“We’ve been fools,” observed Jones, meditatively. “The excitement of the game made us lose our wits. I’ll never rope another lion.”
I said nothing. While Moze licked his bloody leg and Don lay with his fine head on my knees, Jones began to skin old Sultan. Once more the strange, infinite silence enfolded the canyon. The far-off golden walls glistened in the sun; farther down, the purple clefts smoked. The many-hued peaks and mesas, aloof from each other, rose out of the depths. It was a grand and gloomy scene of ruin where every glistening descent of rock was but a page of earth’s history.
It brought to my mind a faint appreciation of what time really meant; it spoke of an age of former men; it showed me the lonesome crags of eagles, and the cliff lairs of lions; and it taught mutely, eloquently, a lesson of life—that men are still savage, still driven by a spirit to roam, to hunt, and to slay.
The start of a camping trip, the getting a big outfit together and packed, and on the move, is always a difficult and laborsome job. Nevertheless, for me the preparation and the actual getting under way have always been matters of thrilling interest. This start of my hunt in Arizona, September 24, 1918, was particularly momentous because I had brought my boy Romer with me for his first trip into the wilds.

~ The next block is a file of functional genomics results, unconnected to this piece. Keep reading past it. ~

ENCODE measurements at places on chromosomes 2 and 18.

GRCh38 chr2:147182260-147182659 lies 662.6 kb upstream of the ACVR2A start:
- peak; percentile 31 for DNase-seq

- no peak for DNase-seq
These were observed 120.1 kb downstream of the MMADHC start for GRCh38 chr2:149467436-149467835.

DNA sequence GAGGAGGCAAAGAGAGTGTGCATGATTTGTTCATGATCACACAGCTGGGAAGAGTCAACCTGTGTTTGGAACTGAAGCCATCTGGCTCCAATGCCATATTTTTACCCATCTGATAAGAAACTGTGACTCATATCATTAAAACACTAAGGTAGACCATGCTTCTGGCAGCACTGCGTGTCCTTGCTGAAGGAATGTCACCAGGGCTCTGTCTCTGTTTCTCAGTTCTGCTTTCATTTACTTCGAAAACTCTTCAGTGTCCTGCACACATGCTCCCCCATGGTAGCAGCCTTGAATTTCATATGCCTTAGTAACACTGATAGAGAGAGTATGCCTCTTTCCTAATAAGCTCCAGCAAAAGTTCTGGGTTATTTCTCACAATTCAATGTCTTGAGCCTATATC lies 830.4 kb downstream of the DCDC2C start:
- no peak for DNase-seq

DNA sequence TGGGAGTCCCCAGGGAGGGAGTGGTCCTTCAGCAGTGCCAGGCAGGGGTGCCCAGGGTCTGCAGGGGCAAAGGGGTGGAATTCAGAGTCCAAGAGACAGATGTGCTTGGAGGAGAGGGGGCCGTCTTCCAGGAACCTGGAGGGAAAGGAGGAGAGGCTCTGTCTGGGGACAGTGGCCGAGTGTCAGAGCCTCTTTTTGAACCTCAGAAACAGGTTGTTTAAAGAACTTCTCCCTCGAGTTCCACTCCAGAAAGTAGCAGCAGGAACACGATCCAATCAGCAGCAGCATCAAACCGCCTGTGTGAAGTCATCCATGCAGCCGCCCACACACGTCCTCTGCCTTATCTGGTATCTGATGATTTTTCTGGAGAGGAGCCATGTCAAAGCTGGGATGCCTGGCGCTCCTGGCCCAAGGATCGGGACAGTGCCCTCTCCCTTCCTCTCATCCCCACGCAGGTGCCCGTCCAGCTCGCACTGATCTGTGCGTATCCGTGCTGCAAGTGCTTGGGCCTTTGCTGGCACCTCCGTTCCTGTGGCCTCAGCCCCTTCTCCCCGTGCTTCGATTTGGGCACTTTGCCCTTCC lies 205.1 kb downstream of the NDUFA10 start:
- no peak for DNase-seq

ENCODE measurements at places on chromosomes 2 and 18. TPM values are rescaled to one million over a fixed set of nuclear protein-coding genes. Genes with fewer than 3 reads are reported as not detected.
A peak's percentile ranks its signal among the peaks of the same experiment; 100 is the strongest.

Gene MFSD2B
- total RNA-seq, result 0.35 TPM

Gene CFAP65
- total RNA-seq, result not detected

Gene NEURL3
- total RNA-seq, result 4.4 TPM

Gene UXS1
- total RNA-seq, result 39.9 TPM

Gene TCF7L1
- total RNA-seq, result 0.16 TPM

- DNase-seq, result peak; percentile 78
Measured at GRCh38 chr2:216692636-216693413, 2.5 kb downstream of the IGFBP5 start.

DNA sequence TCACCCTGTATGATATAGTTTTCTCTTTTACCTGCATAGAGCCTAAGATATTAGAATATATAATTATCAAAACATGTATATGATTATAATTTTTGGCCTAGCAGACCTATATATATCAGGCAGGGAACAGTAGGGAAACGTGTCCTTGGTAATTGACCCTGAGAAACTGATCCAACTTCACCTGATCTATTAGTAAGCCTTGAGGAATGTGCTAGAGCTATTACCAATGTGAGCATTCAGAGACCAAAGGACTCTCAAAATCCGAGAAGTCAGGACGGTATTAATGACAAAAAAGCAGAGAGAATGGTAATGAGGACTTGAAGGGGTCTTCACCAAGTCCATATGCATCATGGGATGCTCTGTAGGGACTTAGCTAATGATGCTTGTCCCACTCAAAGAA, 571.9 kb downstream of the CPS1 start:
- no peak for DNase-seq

It may be that the boy was too young for such an undertaking. His mother feared he would be injured; his teachers presaged his utter ruin; his old nurse, with whom he waged war until he was free of her, averred that the best it could do for him would be to show what kind of stuff he was made of. His uncle R.C. was stoutly in favor of taking him. I believe the balance fell in Romer’s favor when I remembered my own boyhood. As a youngster of three I had babbled of “bars an’ buffers,” and woven fantastic and marvelous tales of fiction about my imagined adventures—a habit, alas! I have never yet outgrown.
Anyway we only made six miles’ travel on this September twenty-fourth, and Romer was with us.
Indeed he was omnipresent. His keen, eager joy communicated itself to me. Once he rode up alongside me and said: “Dad, this’s great, but I’d rather do like Buck Duane.” The boy had read all of my books, in spite of parents and teachers, and he knew them by heart, and invariably liked the outlaws and gunmen best of all.
We made camp at sunset, with a flare of gold along the west, and the Peaks rising rosy and clear to the north. We camped in a cut-over pine forest, where stumps and lopped tops and burned deadfalls made an aspect of blackened desolation. From a distance, however, the scene was superb. At sunset there was a faint wind which soon died away.